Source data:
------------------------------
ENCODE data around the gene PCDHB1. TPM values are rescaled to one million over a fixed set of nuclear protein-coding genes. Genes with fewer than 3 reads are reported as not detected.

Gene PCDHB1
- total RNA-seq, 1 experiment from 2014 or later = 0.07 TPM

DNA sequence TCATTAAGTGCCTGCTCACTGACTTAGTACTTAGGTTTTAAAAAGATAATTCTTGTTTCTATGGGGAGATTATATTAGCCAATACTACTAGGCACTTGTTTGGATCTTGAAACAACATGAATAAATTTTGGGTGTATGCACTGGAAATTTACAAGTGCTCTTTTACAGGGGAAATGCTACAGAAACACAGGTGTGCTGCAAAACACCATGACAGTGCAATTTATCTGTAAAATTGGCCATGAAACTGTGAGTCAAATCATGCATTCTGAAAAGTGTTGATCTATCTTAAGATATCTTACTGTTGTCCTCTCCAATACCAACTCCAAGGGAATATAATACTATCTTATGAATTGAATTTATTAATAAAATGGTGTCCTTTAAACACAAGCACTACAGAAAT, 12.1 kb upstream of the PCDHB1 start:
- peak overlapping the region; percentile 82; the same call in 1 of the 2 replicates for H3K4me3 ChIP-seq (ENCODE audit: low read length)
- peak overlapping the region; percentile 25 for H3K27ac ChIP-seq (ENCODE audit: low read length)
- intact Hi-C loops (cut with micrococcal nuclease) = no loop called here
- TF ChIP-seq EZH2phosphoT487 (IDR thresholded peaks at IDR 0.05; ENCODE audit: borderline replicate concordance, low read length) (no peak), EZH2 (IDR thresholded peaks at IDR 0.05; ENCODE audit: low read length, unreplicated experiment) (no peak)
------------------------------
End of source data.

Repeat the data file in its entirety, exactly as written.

ENCODE data around the gene PCDHB1. TPM values are rescaled to one million over a fixed set of nuclear protein-coding genes. Genes with fewer than 3 reads are reported as not detected.

Gene PCDHB1
- total RNA-seq, 1 experiment from 2014 or later = 0.07 TPM

DNA sequence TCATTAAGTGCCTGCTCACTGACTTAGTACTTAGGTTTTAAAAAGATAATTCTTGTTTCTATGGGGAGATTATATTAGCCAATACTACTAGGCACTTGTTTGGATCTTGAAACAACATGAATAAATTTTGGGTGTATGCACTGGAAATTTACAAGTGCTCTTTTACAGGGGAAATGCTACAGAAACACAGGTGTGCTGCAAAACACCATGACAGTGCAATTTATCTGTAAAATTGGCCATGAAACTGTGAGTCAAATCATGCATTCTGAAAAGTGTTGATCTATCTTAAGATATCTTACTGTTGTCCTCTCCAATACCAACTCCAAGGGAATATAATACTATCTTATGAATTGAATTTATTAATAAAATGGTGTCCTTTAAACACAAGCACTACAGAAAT, 12.1 kb upstream of the PCDHB1 start:
- peak overlapping the region; percentile 82; the same call in 1 of the 2 replicates for H3K4me3 ChIP-seq (ENCODE audit: low read length)
- peak overlapping the region; percentile 25 for H3K27ac ChIP-seq (ENCODE audit: low read length)
- intact Hi-C loops (cut with micrococcal nuclease) = no loop called here
- TF ChIP-seq EZH2phosphoT487 (IDR thresholded peaks at IDR 0.05; ENCODE audit: borderline replicate concordance, low read length) (no peak), EZH2 (IDR thresholded peaks at IDR 0.05; ENCODE audit: low read length, unreplicated experiment) (no peak)